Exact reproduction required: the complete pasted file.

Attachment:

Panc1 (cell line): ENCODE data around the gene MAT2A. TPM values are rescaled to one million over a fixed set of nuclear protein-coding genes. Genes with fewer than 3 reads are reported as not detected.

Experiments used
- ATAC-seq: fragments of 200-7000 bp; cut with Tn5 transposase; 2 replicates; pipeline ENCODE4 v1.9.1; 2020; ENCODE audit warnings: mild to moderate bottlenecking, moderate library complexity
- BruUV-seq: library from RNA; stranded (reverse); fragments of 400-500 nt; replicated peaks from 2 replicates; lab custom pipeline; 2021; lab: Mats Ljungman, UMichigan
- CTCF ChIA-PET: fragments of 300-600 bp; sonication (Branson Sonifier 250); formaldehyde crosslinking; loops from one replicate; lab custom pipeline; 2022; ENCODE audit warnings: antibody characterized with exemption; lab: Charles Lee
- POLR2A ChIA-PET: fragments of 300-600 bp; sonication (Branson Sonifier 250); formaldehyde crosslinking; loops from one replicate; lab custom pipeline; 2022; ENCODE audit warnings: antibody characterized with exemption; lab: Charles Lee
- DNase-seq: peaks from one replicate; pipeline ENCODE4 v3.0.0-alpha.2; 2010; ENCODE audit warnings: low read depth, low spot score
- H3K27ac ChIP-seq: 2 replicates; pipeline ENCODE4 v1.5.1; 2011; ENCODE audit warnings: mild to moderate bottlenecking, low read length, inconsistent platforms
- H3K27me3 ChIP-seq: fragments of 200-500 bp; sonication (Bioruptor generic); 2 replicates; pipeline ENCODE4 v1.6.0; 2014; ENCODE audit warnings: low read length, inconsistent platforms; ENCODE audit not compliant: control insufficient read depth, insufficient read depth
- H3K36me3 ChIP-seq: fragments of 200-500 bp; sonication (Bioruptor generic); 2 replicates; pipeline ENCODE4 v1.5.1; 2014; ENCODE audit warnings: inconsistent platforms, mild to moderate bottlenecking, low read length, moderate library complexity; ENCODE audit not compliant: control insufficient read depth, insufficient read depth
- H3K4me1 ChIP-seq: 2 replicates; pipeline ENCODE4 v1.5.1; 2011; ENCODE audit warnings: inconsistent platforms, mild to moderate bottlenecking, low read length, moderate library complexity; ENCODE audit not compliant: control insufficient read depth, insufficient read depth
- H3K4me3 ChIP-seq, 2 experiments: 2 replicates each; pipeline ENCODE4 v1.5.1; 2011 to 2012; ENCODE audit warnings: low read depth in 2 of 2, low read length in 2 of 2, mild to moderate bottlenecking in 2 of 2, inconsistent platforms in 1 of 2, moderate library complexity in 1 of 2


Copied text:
Panc1 (cell line): ENCODE data around the gene MAT2A. TPM values are rescaled to one million over a fixed set of nuclear protein-coding genes. Genes with fewer than 3 reads are reported as not detected.

Experiments used
- ATAC-seq: fragments of 200-7000 bp; cut with Tn5 transposase; 2 replicates; pipeline ENCODE4 v1.9.1; 2020; ENCODE audit warnings: mild to moderate bottlenecking, moderate library complexity
- BruUV-seq: library from RNA; stranded (reverse); fragments of 400-500 nt; replicated peaks from 2 replicates; lab custom pipeline; 2021; lab: Mats Ljungman, UMichigan
- CTCF ChIA-PET: fragments of 300-600 bp; sonication (Branson Sonifier 250); formaldehyde crosslinking; loops from one replicate; lab custom pipeline; 2022; ENCODE audit warnings: antibody characterized with exemption; lab: Charles Lee
- POLR2A ChIA-PET: fragments of 300-600 bp; sonication (Branson Sonifier 250); formaldehyde crosslinking; loops from one replicate; lab custom pipeline; 2022; ENCODE audit warnings: antibody characterized with exemption; lab: Charles Lee
- DNase-seq: peaks from one replicate; pipeline ENCODE4 v3.0.0-alpha.2; 2010; ENCODE audit warnings: low read depth, low spot score
- H3K27ac ChIP-seq: 2 replicates; pipeline ENCODE4 v1.5.1; 2011; ENCODE audit warnings: mild to moderate bottlenecking, low read length, inconsistent platforms
- H3K27me3 ChIP-seq: fragments of 200-500 bp; sonication (Bioruptor generic); 2 replicates; pipeline ENCODE4 v1.6.0; 2014; ENCODE audit warnings: low read length, inconsistent platforms; ENCODE audit not compliant: control insufficient read depth, insufficient read depth
- H3K36me3 ChIP-seq: fragments of 200-500 bp; sonication (Bioruptor generic); 2 replicates; pipeline ENCODE4 v1.5.1; 2014; ENCODE audit warnings: inconsistent platforms, mild to moderate bottlenecking, low read length, moderate library complexity; ENCODE audit not compliant: control insufficient read depth, insufficient read depth
- H3K4me1 ChIP-seq: 2 replicates; pipeline ENCODE4 v1.5.1; 2011; ENCODE audit warnings: inconsistent platforms, mild to moderate bottlenecking, low read length, moderate library complexity; ENCODE audit not compliant: control insufficient read depth, insufficient read depth
- H3K4me3 ChIP-seq, 2 experiments: 2 replicates each; pipeline ENCODE4 v1.5.1; 2011 to 2012; ENCODE audit warnings: low read depth in 2 of 2, low read length in 2 of 2, mild to moderate bottlenecking in 2 of 2, inconsistent platforms in 1 of 2, moderate library complexity in 1 of 2